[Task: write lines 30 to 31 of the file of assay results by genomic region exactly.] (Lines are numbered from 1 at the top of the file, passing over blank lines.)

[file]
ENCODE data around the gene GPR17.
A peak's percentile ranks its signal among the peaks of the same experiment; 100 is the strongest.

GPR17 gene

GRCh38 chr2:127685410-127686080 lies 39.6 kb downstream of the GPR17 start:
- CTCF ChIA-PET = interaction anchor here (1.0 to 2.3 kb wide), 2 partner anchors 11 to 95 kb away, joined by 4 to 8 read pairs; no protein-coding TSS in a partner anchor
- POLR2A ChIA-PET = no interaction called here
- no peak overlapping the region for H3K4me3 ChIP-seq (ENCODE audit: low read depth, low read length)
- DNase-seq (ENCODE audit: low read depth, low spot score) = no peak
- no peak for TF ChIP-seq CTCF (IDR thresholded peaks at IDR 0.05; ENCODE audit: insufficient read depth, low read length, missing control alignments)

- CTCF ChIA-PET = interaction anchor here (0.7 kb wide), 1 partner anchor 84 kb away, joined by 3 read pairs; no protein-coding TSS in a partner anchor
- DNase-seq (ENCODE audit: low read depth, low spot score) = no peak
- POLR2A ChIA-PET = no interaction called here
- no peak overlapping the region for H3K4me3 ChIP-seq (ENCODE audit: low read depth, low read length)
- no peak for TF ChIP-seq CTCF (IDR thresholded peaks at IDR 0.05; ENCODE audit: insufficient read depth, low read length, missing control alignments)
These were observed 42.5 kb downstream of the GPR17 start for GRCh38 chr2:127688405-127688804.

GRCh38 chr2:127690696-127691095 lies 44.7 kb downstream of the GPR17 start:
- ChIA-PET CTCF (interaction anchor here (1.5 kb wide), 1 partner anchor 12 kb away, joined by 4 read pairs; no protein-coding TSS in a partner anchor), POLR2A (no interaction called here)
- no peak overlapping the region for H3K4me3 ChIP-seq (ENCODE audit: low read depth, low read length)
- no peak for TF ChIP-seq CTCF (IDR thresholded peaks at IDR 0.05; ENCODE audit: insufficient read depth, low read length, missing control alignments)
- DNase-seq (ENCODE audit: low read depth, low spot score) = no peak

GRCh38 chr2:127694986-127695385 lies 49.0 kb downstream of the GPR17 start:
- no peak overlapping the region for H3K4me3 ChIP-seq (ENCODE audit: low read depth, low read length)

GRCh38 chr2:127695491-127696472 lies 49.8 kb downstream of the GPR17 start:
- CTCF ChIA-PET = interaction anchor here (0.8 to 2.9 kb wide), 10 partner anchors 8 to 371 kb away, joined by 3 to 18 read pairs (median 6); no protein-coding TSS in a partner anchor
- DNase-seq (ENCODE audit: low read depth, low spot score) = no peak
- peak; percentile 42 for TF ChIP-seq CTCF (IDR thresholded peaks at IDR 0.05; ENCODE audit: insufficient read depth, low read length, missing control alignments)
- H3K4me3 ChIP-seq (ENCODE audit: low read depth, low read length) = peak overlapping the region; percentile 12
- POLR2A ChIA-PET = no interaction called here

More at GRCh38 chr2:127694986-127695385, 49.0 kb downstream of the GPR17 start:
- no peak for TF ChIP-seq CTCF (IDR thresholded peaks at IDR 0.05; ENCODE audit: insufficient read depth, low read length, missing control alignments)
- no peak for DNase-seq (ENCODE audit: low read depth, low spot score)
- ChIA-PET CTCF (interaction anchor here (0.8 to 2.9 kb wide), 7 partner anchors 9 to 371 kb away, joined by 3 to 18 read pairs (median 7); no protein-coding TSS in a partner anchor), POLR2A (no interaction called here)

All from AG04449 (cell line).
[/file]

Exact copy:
- no peak for TF ChIP-seq CTCF (IDR thresholded peaks at IDR 0.05; ENCODE audit: insufficient read depth, low read length, missing control alignments)
- no peak for DNase-seq (ENCODE audit: low read depth, low spot score)